The aim of this blog is to serve as a meeting point to those who study or have studied English philology and, more broadly, to all those who love literature and language.

9 Nov 2008


For those of you , freaks of English theater, here’s a tidbit that maybe you find interesting. It seems that it was usual in London theaters that the audience paid only a part of the fee if they left before the end of the play. Even those who were not Scottish! And also that the VIPs could sit at the stage, supposedly to listen and to see better, but probably to be seen better, also. Well, it was the immortal Shakespearean actor David Garrick, who in the 18th century, when he became manager of the Drury Lane Theater, changed all this. Of course, part of the public got annoyed, but I think he was right. After all, if you go to a restaurant and you discover that you don´t like the dish you have ordered, what do you do? To pay only for the part of the meat you have eaten?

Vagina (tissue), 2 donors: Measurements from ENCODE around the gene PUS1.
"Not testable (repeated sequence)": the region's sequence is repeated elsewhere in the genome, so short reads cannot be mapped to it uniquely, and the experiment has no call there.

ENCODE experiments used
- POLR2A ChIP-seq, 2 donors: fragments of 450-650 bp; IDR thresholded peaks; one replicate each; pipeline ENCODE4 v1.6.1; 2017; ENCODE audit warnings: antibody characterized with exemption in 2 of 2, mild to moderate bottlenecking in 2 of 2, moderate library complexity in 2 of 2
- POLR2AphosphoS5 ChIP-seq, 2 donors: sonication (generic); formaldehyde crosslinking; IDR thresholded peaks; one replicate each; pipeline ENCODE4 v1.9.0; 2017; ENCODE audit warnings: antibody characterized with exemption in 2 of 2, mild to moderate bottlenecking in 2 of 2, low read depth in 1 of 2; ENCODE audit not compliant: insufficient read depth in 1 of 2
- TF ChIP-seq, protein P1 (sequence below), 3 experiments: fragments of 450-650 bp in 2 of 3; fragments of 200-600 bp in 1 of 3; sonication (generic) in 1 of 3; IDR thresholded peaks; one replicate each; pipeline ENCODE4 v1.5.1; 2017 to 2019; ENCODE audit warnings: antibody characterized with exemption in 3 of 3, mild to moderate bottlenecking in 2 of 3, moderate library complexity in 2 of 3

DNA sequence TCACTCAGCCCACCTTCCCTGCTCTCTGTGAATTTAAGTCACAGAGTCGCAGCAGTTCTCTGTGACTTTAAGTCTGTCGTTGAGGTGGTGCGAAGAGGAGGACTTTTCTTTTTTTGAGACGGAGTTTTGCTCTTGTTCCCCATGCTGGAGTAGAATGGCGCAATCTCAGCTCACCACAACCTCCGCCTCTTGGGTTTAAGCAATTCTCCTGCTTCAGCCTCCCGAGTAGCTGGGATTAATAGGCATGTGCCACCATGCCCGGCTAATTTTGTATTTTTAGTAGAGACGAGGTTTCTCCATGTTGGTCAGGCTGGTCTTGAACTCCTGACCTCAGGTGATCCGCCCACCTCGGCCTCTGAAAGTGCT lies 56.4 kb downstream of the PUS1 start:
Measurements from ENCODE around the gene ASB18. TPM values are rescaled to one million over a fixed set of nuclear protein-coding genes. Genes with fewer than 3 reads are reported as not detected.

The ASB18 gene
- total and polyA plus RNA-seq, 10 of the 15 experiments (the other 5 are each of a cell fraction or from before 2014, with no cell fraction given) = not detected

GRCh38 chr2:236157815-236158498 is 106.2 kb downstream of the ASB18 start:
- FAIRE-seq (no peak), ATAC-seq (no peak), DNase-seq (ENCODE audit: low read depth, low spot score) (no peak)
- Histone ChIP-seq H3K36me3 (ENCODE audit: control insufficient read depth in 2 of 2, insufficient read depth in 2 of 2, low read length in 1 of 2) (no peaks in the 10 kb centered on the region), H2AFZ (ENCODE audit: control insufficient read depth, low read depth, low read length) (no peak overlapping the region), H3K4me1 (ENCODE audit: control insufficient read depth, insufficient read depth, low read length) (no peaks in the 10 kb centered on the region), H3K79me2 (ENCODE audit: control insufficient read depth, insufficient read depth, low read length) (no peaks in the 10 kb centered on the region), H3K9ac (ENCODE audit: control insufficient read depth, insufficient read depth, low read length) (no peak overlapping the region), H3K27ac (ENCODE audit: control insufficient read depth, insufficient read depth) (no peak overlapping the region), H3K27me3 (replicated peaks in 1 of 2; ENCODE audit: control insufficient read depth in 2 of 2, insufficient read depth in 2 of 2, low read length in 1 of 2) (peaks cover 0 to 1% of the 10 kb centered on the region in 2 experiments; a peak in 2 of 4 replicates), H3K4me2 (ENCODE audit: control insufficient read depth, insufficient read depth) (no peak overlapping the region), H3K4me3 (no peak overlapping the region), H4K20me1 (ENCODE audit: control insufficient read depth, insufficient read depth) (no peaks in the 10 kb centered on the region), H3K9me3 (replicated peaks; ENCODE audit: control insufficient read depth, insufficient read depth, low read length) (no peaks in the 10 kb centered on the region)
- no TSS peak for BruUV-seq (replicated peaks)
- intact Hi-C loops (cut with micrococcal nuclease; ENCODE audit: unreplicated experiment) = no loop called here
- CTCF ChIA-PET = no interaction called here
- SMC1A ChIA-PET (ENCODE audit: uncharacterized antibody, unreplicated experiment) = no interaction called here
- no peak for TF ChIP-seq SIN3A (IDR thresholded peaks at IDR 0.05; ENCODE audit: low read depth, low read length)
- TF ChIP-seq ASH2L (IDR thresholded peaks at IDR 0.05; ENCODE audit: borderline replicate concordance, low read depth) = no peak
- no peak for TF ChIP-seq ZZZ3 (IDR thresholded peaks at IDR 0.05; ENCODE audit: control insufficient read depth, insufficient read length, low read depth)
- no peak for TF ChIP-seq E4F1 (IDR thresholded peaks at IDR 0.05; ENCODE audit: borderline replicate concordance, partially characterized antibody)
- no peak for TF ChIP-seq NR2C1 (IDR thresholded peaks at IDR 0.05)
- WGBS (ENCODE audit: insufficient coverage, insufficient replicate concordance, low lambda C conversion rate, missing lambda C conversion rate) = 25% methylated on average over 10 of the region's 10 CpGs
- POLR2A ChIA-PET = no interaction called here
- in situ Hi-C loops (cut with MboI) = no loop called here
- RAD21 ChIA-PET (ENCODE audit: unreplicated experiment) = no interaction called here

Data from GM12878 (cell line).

1 comment:

  1. Well, in times of economic crises and rushing ways of living, I don't think that paying for parts of a play is such a bad idea: if you don't have enough money, buy just a couple of acts! If you are the type of person who intends to do a hundred things in a day, just attend the final scenes and use ambiguous arguments to comment on the whole play after it.